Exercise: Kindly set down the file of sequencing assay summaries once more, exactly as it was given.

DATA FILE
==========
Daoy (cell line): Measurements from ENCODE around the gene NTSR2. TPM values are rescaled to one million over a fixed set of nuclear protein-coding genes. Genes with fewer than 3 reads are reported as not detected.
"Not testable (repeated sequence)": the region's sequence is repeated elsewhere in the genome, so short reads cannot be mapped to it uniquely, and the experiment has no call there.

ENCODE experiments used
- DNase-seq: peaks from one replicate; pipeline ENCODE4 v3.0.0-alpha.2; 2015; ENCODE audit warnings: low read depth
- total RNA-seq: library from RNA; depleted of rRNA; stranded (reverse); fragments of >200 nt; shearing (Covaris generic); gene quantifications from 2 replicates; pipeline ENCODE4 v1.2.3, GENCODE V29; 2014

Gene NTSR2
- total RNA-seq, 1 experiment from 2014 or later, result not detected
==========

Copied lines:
Daoy (cell line): Measurements from ENCODE around the gene NTSR2. TPM values are rescaled to one million over a fixed set of nuclear protein-coding genes. Genes with fewer than 3 reads are reported as not detected.
"Not testable (repeated sequence)": the region's sequence is repeated elsewhere in the genome, so short reads cannot be mapped to it uniquely, and the experiment has no call there.

ENCODE experiments used
- DNase-seq: peaks from one replicate; pipeline ENCODE4 v3.0.0-alpha.2; 2015; ENCODE audit warnings: low read depth
- total RNA-seq: library from RNA; depleted of rRNA; stranded (reverse); fragments of >200 nt; shearing (Covaris generic); gene quantifications from 2 replicates; pipeline ENCODE4 v1.2.3, GENCODE V29; 2014

Gene NTSR2
- total RNA-seq, 1 experiment from 2014 or later, result not detected